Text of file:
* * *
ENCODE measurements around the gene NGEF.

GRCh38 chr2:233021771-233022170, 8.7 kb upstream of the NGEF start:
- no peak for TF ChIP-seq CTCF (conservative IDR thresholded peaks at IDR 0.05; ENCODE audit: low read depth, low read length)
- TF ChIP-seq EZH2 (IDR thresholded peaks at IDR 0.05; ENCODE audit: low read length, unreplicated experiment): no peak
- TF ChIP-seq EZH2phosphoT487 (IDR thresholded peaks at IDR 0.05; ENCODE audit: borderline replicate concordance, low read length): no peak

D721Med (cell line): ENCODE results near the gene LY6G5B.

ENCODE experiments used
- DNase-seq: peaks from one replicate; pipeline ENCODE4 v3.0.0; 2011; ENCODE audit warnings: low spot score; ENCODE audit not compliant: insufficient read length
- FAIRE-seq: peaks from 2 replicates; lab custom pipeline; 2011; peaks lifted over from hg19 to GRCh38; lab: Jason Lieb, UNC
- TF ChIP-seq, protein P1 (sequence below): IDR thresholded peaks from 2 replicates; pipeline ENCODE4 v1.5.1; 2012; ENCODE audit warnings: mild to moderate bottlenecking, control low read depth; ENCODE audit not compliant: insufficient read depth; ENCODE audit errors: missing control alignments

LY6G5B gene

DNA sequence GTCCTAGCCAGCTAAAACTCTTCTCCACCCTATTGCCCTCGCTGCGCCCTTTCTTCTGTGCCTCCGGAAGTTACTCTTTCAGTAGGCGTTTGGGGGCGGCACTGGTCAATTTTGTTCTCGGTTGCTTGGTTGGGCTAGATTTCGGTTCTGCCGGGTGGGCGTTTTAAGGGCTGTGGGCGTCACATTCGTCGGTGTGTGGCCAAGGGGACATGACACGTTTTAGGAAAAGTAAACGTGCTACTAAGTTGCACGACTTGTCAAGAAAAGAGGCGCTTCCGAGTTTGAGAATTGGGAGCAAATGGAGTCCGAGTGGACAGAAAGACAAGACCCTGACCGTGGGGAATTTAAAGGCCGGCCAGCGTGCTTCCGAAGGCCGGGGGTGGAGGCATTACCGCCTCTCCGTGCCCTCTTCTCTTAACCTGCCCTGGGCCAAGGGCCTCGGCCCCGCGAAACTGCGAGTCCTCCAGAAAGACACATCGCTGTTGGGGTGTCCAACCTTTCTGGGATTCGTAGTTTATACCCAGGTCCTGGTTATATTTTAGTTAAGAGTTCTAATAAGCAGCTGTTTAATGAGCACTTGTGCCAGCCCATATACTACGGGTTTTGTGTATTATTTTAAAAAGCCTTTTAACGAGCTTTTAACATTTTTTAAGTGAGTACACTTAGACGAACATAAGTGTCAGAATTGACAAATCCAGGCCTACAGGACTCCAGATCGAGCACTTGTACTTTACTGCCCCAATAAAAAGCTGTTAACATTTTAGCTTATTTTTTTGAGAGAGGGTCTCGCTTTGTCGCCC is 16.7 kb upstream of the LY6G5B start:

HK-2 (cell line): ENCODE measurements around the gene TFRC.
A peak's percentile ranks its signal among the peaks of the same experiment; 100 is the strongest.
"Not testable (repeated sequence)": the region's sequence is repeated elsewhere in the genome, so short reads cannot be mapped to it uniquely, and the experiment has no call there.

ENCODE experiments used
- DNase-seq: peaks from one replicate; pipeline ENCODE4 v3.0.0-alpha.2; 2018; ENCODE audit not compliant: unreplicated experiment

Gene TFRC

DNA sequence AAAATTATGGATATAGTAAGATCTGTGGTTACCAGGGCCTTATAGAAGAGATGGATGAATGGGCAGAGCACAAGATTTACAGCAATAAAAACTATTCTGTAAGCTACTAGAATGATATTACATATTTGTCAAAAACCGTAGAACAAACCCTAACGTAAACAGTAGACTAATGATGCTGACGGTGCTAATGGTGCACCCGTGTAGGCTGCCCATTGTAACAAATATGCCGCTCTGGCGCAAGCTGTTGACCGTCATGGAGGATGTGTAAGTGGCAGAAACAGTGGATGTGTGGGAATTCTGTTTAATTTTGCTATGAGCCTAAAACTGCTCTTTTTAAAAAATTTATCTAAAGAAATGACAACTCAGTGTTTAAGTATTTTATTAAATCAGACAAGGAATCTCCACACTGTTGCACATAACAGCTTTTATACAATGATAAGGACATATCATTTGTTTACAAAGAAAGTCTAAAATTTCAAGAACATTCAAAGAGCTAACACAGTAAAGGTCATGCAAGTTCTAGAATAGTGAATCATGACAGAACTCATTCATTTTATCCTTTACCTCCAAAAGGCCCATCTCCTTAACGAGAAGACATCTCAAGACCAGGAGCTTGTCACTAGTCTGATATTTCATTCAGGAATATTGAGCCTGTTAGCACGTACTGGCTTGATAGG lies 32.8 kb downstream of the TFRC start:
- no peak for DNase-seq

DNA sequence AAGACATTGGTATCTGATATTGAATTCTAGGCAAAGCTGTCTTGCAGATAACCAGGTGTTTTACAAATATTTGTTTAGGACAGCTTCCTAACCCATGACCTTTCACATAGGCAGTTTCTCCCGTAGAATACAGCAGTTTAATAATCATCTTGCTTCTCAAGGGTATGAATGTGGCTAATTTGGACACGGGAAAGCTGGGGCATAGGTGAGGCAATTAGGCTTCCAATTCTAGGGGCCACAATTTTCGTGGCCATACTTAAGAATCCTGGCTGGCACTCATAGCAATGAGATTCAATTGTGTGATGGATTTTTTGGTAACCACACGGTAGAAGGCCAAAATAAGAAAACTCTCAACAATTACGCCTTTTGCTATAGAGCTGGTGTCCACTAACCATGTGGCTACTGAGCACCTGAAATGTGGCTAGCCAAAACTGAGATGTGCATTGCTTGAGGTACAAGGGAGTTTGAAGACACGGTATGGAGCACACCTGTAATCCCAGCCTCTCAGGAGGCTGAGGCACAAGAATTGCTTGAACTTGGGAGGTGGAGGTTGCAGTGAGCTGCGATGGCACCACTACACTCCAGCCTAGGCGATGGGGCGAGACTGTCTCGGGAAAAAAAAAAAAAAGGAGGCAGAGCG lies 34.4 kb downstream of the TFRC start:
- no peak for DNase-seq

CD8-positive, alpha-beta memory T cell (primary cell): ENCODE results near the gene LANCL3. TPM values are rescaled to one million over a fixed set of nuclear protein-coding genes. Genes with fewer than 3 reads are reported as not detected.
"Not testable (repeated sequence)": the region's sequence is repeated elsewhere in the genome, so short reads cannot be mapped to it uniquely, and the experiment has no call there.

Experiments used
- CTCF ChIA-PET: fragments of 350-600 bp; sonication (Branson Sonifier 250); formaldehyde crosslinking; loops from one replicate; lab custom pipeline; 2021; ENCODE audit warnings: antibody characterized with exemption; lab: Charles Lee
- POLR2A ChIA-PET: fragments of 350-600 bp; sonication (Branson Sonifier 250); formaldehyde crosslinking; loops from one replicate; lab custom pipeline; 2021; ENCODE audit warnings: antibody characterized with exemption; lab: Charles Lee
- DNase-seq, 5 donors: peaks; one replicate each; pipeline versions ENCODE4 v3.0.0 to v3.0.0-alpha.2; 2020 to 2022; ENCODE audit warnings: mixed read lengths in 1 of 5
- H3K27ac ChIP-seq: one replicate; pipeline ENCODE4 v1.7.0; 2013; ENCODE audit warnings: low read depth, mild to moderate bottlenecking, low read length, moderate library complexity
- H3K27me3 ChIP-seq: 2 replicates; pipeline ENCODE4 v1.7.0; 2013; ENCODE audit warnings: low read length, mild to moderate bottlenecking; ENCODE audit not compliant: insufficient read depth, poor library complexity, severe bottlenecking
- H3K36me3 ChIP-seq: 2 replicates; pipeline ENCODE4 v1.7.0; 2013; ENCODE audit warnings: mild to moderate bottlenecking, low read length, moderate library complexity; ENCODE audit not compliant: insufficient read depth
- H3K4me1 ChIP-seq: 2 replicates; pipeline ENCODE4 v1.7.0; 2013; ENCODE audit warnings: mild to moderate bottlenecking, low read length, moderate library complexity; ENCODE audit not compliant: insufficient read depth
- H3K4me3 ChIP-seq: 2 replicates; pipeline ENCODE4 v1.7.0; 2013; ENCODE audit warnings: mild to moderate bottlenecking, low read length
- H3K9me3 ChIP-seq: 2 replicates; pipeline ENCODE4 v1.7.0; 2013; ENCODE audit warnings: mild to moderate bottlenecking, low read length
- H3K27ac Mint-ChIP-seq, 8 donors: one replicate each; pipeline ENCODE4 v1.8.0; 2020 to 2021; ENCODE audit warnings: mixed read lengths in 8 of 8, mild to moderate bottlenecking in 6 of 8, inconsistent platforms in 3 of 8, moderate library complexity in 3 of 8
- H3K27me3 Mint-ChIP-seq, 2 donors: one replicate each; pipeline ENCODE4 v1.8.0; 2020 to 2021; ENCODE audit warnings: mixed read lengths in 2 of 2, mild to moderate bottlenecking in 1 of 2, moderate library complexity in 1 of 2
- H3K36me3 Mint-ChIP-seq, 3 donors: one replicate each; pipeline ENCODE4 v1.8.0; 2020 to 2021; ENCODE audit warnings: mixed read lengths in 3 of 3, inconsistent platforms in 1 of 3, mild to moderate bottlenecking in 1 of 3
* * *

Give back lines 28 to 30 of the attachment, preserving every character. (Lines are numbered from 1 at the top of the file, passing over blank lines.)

- DNase-seq, 5 donors: peaks; one replicate each; pipeline versions ENCODE4 v3.0.0 to v3.0.0-alpha.2; 2020 to 2022; ENCODE audit warnings: mixed read lengths in 1 of 5
- H3K27ac ChIP-seq: one replicate; pipeline ENCODE4 v1.7.0; 2013; ENCODE audit warnings: low read depth, mild to moderate bottlenecking, low read length, moderate library complexity
- H3K27me3 ChIP-seq: 2 replicates; pipeline ENCODE4 v1.7.0; 2013; ENCODE audit warnings: low read length, mild to moderate bottlenecking; ENCODE audit not compliant: insufficient read depth, poor library complexity, severe bottlenecking